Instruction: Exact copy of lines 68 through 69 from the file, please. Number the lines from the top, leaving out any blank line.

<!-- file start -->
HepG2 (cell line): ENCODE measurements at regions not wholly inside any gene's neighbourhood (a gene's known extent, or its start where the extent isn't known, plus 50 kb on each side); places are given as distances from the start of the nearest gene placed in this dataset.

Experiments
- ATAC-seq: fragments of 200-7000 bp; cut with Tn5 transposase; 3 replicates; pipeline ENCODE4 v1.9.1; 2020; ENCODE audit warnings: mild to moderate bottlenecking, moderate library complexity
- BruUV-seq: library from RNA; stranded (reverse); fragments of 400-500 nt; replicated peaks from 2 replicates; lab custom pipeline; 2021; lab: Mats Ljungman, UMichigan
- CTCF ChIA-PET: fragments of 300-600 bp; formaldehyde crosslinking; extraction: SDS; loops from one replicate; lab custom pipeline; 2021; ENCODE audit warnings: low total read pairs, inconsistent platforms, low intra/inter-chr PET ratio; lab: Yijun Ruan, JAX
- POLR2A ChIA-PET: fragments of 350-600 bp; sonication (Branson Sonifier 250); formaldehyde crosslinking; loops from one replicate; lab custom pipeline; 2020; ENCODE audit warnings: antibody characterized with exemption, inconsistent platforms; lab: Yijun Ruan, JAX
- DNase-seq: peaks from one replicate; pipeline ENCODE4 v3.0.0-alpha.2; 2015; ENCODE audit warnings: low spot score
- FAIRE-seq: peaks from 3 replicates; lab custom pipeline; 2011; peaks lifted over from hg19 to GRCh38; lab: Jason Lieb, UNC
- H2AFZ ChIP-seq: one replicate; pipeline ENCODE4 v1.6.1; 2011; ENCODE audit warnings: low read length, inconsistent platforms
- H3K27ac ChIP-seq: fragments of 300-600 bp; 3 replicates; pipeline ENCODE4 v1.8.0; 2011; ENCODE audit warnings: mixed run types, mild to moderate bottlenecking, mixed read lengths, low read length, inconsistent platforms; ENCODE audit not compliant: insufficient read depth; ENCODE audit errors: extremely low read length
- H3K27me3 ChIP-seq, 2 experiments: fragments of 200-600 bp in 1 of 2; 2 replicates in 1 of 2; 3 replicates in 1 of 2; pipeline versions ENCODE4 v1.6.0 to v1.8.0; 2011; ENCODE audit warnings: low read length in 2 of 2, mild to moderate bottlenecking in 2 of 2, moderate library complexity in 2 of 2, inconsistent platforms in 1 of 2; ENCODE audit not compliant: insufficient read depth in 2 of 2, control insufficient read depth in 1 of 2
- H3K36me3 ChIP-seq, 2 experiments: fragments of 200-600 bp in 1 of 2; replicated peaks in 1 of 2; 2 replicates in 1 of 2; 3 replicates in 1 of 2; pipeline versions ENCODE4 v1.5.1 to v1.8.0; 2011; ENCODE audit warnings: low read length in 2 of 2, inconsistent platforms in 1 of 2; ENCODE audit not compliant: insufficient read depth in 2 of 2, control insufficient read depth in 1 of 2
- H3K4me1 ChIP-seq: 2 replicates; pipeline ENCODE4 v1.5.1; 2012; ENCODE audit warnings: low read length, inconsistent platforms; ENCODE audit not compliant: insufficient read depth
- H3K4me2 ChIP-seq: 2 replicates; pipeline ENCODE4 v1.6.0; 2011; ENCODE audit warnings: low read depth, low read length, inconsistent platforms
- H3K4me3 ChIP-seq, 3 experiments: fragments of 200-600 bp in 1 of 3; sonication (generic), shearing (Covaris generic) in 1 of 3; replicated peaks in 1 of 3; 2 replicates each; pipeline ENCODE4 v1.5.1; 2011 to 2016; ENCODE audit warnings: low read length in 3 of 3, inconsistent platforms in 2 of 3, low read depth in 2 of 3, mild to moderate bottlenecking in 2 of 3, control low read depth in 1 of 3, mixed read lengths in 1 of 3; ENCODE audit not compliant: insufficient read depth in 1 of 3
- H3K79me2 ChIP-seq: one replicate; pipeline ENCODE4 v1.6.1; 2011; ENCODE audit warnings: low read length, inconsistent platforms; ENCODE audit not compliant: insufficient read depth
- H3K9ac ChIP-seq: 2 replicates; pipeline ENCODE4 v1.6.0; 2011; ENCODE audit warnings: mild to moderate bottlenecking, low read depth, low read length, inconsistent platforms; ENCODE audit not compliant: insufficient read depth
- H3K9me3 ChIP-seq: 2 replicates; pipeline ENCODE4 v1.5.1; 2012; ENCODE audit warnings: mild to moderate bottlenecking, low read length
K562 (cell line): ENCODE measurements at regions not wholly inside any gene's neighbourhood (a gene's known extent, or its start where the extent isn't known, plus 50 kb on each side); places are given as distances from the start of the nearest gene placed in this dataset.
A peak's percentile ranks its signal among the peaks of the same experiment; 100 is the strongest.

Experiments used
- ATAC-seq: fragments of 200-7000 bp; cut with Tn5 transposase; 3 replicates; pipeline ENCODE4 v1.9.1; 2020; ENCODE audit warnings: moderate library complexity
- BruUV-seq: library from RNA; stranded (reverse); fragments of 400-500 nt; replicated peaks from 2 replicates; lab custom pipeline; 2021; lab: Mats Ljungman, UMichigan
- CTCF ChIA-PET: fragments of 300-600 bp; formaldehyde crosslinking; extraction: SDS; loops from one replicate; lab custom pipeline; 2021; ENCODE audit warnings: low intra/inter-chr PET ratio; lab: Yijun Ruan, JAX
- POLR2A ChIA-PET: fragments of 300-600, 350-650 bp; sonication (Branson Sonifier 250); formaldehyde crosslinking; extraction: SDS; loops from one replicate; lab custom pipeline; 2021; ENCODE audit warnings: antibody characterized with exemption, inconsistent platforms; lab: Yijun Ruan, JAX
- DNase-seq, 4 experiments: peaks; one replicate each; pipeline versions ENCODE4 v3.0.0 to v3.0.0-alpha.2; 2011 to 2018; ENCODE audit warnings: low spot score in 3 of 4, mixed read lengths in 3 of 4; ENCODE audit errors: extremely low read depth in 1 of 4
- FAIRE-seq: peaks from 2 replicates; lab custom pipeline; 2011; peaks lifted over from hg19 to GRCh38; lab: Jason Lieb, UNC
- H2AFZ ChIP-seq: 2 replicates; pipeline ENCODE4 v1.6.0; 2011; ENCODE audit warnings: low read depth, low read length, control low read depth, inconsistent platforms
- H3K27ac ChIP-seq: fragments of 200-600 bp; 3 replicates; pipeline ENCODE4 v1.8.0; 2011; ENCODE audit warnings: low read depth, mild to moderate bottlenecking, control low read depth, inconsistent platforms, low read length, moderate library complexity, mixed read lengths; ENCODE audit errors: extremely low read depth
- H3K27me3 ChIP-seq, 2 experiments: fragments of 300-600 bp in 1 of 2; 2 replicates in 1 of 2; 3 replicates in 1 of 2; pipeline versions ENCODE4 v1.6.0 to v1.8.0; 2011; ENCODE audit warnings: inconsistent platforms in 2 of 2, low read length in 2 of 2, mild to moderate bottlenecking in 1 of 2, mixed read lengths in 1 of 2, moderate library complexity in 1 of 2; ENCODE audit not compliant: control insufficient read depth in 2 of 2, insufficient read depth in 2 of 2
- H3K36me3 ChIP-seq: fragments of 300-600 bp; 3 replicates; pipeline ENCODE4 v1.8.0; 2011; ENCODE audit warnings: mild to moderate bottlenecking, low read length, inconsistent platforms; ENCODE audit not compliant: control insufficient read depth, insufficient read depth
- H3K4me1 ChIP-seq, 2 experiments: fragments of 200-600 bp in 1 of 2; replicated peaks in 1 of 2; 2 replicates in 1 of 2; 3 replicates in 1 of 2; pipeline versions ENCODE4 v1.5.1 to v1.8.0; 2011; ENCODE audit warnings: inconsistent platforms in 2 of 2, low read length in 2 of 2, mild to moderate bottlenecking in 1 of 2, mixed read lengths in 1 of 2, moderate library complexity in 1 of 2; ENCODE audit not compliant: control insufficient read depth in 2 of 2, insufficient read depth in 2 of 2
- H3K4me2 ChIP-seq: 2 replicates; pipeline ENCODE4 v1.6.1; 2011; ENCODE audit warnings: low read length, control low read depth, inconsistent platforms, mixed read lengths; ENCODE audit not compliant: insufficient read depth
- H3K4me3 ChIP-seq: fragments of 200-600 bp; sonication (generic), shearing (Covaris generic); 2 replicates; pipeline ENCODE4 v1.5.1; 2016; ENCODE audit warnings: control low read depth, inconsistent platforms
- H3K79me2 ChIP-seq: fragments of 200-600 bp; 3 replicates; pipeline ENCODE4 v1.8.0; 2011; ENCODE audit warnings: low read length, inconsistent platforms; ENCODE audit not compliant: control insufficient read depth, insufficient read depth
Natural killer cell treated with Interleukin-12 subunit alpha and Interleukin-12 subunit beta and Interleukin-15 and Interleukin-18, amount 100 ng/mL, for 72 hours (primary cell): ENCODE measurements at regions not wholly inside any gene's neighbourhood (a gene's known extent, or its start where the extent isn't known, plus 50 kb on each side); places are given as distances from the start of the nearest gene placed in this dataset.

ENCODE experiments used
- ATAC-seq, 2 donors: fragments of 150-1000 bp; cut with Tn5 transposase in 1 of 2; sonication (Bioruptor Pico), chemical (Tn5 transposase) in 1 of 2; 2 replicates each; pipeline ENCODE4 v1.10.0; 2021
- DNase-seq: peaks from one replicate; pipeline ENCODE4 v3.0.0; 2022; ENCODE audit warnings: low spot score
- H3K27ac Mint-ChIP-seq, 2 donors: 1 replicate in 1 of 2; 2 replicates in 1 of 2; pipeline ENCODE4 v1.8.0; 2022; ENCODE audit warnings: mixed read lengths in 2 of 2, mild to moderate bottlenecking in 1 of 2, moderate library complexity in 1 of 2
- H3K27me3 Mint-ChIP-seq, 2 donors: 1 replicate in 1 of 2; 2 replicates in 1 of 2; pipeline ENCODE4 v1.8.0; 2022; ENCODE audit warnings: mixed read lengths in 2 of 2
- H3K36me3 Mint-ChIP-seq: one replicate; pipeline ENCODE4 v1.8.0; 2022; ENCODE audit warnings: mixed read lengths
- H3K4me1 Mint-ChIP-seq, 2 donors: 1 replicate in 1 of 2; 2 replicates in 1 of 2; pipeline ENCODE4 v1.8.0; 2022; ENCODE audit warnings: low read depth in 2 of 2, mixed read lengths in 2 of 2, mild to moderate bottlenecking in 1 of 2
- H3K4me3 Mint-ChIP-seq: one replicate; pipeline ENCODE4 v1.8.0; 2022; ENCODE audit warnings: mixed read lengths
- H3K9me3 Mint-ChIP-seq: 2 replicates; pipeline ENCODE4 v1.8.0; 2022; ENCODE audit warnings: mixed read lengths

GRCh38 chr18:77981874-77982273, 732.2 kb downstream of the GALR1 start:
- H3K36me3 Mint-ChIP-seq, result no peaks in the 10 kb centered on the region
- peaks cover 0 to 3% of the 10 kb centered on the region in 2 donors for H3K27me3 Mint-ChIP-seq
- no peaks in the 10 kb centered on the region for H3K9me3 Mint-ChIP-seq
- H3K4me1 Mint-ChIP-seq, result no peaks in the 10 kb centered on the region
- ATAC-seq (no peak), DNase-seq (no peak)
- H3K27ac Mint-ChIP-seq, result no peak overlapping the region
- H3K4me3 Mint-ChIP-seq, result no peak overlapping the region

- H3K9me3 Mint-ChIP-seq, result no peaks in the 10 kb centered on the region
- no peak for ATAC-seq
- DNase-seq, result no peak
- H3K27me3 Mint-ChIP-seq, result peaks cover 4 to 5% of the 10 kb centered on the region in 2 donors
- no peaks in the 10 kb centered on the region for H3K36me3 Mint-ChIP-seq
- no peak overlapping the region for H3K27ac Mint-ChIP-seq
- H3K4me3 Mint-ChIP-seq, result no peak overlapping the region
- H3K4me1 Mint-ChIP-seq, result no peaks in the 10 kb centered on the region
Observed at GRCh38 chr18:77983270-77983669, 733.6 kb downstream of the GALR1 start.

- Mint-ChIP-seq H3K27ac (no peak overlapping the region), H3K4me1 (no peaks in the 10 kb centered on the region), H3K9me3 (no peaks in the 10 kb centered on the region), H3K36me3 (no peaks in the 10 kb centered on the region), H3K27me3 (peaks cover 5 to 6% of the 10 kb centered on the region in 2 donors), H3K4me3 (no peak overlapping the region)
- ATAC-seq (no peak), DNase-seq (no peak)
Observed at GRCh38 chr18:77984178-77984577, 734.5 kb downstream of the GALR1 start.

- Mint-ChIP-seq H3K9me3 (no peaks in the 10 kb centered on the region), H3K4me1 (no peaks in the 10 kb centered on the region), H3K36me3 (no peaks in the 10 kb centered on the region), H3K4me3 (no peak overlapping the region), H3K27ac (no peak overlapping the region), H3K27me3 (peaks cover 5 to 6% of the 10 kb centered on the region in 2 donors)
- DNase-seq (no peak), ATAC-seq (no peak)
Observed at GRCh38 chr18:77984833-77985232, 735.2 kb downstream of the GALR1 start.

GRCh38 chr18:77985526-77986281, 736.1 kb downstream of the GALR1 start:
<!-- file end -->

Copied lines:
Observed at GRCh38 chr18:77984833-77985232, 735.2 kb downstream of the GALR1 start.

GRCh38 chr18:77985526-77986281, 736.1 kb downstream of the GALR1 start: